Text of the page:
Online Resources for the SLSO Standoff

A sharp eyed Adaptistration reader, Jonathan from St. Louis, recently sent me a note pointing out that I’ve never bothered to list some of the primary sources for direct information regarding the St. Louis negotiation impasse.

Throughout the ongoing negotiation impasse in St. Louis both musicians and management have used the internet as a way of communicating their views to the public. 

Another useful resource of information and a great deal of opinion is the very lively discussion board maintained by and moderated by the St. Louis Post-Dispatch classical music critic, Sarah Bryan Miller:

You can join in the conversations and add your own voice to the discussions.  I think having a real time resource like the discussion board is a great idea and the more people outside of St. Louis participating, the better.

Of course, you can always find out what’s happening right here at Adaptistration (including an archive entry specifically for all of the articles related to St. Louis) and the continuously updated Arts Journal Music News Headlines.

Thanks again to Jonathan in St. Louis and all of the sharp eyed readers who take the time to point out the holes in Adaptistration’s offerings.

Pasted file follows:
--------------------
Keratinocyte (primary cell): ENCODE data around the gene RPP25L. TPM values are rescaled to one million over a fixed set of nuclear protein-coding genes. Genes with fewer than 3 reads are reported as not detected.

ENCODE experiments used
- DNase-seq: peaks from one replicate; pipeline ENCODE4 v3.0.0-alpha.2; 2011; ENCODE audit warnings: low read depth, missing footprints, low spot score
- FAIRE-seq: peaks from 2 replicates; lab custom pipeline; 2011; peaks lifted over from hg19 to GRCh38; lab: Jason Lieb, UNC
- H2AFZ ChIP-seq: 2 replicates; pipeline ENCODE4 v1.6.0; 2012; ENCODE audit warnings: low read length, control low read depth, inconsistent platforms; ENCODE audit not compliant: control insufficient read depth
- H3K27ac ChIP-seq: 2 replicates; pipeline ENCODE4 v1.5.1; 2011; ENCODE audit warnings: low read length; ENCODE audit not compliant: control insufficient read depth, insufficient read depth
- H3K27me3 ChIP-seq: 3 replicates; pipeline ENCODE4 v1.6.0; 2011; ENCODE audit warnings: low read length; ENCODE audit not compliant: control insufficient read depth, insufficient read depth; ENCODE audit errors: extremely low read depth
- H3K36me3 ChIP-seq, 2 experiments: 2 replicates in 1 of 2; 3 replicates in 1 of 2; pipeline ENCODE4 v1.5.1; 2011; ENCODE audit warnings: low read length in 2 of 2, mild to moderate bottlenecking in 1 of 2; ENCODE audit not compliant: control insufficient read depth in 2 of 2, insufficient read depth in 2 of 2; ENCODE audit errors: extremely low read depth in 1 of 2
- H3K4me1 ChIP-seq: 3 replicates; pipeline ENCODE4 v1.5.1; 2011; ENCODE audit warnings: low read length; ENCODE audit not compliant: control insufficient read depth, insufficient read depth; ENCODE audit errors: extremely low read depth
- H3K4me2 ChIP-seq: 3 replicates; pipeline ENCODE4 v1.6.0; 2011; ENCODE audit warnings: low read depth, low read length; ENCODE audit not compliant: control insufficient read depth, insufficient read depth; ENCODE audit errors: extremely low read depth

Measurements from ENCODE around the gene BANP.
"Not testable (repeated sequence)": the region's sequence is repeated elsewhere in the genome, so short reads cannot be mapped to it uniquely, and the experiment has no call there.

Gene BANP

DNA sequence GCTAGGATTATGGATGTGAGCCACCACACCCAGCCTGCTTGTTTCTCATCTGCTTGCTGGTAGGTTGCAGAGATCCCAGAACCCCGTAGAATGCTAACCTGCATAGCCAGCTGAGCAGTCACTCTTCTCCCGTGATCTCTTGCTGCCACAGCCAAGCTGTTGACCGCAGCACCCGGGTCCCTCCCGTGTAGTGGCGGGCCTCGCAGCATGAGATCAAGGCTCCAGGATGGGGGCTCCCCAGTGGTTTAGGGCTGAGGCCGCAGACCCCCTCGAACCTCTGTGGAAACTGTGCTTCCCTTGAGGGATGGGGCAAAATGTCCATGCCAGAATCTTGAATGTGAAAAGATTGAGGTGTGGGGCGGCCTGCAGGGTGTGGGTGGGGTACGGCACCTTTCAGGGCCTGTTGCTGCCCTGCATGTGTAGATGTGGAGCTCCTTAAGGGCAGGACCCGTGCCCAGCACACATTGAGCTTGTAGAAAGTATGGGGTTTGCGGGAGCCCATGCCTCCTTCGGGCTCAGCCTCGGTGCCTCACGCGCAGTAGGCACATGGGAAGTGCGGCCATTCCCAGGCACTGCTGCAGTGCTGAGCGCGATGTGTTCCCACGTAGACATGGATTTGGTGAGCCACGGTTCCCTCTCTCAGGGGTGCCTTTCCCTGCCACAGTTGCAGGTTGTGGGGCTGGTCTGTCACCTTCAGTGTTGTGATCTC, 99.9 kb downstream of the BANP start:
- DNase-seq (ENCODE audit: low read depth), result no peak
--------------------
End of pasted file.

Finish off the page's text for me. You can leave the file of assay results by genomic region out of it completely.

About Drew McManus

"I hear that every time you show up to work with an orchestra, people get fired." Those were the first words out of an executive's mouth after her board chair introduced us. That executive is now a dear colleague and friend but the day that consulting contract began with her orchestra, she was convinced I was a hatchet-man brought in by the board to clean house.

I understand where the trepidation comes from as a great deal of my consulting and technology provider work for arts organizations involves due diligence, separating fact from fiction, interpreting spin, as well as performance review and oversight. So yes, sometimes that work results in one or two individuals "aggressively embracing career change" but far more often than not, it reinforces and clarifies exactly what works and why.

In short, it doesn't matter if you know where all the bodies are buried if you can't keep your own clients out of the ground, and I'm fortunate enough to say that for more than 15 years, I've done exactly that for groups of all budget size from Qatar to Kathmandu.

For fun, I write a daily blog about the orchestra business, provide a platform for arts insiders to speak their mind, keep track of what people in this business get paid, help write a satirical cartoon about orchestra life, hack the arts, and love a good coffee drink.

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